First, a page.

BEAUTIFUL BROKEN THINGS revolves around Caddy, a sixteen-year-old teenager whose life up until this point has been painfully unextraordinary. She gets good grades, never breaks her parents rules, and is wallowing in worry that she will never lose her virginity. In fact, the only merely exciting person in Caddy’s life is Rosie, her best friend. That is, until the wild and tragic Suzanne whirls into Caddy’s life, forming a wedge between the two best friends – is Caddy losing Rosie to Suzanne?
But the more Suzanne reveals of her past, the more Caddy warms to her – and is swept away with her. Maybe Suzanne is just what Caddy needs to escape her ‘The Nice One’ reputation.
BEAUTIFUL BROKEN THINGS does a decent job of depicting the mind of a teenage girl; Caddy’s general lack of life experience, the constant need to be validated by other people and the endless wishing for approval from her parents, are all things a few of us will remember chasing into our twenties. But the genius behind this book is that it touches on issues far more serious, such as domestic violence, the ugly influences of alcohol, depression and teenage suicide. The representations are realistic and believable. An interesting addition to Barnard’s novel is Caddy’s sister Tarin, a Bipolar suffer who offers a uniquely blunt but much-needed reality check to its storyline.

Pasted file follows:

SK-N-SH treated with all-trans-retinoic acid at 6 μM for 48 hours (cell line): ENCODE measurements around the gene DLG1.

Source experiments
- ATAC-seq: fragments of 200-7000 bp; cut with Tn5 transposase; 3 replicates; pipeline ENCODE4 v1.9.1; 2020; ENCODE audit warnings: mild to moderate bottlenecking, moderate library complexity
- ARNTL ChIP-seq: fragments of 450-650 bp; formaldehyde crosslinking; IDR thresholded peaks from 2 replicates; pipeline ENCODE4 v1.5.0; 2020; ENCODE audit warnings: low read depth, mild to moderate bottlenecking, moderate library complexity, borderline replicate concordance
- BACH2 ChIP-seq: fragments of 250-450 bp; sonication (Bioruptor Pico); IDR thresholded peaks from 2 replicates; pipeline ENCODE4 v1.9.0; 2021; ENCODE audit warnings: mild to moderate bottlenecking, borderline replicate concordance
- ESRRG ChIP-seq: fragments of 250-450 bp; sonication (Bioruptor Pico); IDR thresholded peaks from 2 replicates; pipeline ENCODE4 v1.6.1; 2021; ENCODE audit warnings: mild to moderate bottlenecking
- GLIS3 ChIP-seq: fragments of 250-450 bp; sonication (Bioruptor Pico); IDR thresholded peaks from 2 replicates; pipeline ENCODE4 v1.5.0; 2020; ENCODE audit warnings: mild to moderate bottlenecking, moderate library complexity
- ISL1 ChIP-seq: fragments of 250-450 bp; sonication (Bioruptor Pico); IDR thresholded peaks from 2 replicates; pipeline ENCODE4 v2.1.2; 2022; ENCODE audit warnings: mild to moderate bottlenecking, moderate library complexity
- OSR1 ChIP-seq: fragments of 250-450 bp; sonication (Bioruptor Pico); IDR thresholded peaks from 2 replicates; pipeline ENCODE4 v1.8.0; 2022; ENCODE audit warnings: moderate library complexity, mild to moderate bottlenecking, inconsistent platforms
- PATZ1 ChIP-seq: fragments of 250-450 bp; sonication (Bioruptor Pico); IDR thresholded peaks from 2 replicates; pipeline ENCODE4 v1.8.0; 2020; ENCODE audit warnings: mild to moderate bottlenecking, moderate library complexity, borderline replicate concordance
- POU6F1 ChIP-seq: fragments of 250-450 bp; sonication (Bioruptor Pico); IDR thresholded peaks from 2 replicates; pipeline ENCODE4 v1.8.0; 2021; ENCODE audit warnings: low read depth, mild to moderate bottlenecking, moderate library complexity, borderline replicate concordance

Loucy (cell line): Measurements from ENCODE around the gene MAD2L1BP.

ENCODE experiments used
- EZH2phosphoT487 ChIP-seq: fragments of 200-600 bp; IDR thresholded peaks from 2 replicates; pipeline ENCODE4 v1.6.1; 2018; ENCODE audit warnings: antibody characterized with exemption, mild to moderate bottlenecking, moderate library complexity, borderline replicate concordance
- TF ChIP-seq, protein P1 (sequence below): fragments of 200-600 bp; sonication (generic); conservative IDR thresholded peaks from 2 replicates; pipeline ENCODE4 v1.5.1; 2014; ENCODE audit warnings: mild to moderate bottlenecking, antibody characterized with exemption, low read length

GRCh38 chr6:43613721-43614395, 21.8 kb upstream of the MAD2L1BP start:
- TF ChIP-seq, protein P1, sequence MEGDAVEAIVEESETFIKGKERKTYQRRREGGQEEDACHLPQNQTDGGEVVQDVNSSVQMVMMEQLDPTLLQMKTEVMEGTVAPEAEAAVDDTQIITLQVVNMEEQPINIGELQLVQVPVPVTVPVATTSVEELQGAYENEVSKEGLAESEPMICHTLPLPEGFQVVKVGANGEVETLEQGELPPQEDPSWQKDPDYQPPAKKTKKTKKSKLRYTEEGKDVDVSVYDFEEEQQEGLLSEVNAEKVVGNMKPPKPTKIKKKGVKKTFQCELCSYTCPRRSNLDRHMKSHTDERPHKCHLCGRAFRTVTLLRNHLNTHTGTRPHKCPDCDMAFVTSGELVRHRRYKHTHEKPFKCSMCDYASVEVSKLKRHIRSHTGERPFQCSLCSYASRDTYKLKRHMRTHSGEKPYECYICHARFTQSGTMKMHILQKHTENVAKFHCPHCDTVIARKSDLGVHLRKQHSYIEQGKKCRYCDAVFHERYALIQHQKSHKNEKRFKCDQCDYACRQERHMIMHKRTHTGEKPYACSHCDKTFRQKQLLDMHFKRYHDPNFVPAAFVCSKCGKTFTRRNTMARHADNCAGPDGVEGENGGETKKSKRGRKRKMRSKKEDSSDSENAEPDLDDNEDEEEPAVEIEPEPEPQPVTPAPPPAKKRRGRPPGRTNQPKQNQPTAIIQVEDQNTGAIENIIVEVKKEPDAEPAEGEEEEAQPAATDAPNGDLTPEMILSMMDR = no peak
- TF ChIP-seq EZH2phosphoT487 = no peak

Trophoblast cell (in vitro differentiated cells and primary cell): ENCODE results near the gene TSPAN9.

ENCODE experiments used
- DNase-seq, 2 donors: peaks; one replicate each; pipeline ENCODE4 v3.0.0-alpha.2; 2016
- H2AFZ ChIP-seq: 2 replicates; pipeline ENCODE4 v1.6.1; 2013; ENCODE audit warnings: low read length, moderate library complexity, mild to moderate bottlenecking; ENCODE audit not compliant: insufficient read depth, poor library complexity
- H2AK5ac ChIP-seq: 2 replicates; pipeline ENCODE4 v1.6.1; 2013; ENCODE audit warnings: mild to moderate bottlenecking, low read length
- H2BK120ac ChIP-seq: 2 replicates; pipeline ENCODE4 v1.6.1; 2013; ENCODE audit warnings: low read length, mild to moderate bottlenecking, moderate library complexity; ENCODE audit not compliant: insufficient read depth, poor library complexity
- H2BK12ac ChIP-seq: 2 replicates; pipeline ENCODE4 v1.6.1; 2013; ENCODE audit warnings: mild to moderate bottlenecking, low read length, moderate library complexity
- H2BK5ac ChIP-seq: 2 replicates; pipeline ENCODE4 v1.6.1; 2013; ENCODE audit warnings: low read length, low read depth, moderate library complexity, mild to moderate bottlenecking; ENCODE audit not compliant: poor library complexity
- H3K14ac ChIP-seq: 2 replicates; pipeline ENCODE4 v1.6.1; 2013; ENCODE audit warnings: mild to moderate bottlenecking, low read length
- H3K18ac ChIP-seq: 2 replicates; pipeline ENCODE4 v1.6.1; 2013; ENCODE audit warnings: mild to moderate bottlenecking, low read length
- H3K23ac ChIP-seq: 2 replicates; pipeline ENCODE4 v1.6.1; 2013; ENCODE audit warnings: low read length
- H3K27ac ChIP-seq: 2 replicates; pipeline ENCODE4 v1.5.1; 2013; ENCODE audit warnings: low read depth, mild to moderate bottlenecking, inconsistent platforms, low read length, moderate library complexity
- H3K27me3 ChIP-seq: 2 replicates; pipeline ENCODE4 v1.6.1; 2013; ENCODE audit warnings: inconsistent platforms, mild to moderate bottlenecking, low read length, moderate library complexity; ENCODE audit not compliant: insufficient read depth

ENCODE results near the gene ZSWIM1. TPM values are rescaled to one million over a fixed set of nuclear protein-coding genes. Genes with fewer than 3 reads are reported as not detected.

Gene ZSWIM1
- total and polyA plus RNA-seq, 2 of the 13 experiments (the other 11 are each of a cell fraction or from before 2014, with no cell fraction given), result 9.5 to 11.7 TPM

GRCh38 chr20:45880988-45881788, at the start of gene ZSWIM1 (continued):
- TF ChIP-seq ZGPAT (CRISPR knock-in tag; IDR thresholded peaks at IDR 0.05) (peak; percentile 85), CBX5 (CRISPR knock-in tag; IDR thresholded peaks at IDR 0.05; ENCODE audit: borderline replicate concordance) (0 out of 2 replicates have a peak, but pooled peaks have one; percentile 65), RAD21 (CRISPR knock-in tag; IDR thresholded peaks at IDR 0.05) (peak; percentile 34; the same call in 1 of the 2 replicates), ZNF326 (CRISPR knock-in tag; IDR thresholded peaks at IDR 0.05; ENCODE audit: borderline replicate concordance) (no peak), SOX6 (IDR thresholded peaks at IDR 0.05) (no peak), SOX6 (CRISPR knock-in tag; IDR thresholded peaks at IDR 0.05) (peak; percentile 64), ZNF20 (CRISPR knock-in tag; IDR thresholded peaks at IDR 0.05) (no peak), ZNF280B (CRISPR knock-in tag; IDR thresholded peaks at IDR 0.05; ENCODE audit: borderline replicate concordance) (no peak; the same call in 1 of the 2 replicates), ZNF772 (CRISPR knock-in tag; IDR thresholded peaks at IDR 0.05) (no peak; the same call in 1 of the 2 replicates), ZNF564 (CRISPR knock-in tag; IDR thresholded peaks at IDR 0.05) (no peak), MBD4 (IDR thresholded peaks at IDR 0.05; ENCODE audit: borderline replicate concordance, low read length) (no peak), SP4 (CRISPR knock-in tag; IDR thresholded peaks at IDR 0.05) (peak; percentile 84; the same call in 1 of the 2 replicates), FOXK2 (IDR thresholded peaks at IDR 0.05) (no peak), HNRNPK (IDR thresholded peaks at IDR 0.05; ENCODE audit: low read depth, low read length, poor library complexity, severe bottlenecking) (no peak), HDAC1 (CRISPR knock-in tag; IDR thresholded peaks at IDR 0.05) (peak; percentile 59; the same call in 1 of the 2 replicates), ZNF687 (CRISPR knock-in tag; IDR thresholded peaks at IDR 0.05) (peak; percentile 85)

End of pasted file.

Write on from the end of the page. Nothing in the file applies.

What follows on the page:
As far as plot goes, it couldn’t hurt to undergo a bit of tweaking. In places it can feel a bit monogamous; Suzanne gets in trouble, Caddy gets in trouble, Rosie and Caddy fall out. The fact that the girls go to separate schools means the readers miss out on past-paced would be scenes such as Suzanne’s suspension, and lot of the action feels so everyday that you are probably better off doing those things instead of reading about them. However, Barnard cannot be faulted on her ending. It is one of those closings that you want to ball your eyes at, but know you probably shouldn’t because at the end of the day, it is what is best for the characters. In the end, Caddy, Suzanne and Rosie do not get what they hoped for, but they do all get what they need, which is probably one of the hardest life lessons of all.
Barnard should also be praised for her representation of the characters. For most readers, they will find themselves in Caddy’s shoes, but Rosie is also a worthwhile character most of us will come across in our lives. She is cynical, remarkably sarcastic and ready to take you down a peg or two should you need it, but Rosie is also fiercely loyal and witty. Then there is Suzanne, a true testament to bravery, strength and survival. She is not the hero who has overcome the darkest moments of her life and come out shinning on the other side. Suzanne is reckless, at times selfish, but she is a fighter. She refuses to be the cliché, and will no longer let her life be controlled by those in it, even if that means suffering a few mistakes along the way. One thing this book teaches its readers is that when it comes to friends suffering with any mental illness, there is no correct thing you can do or say. It is not your job to “fix” them. But what you can do is show as much loyalty as Caddy and just be there for the worst of it.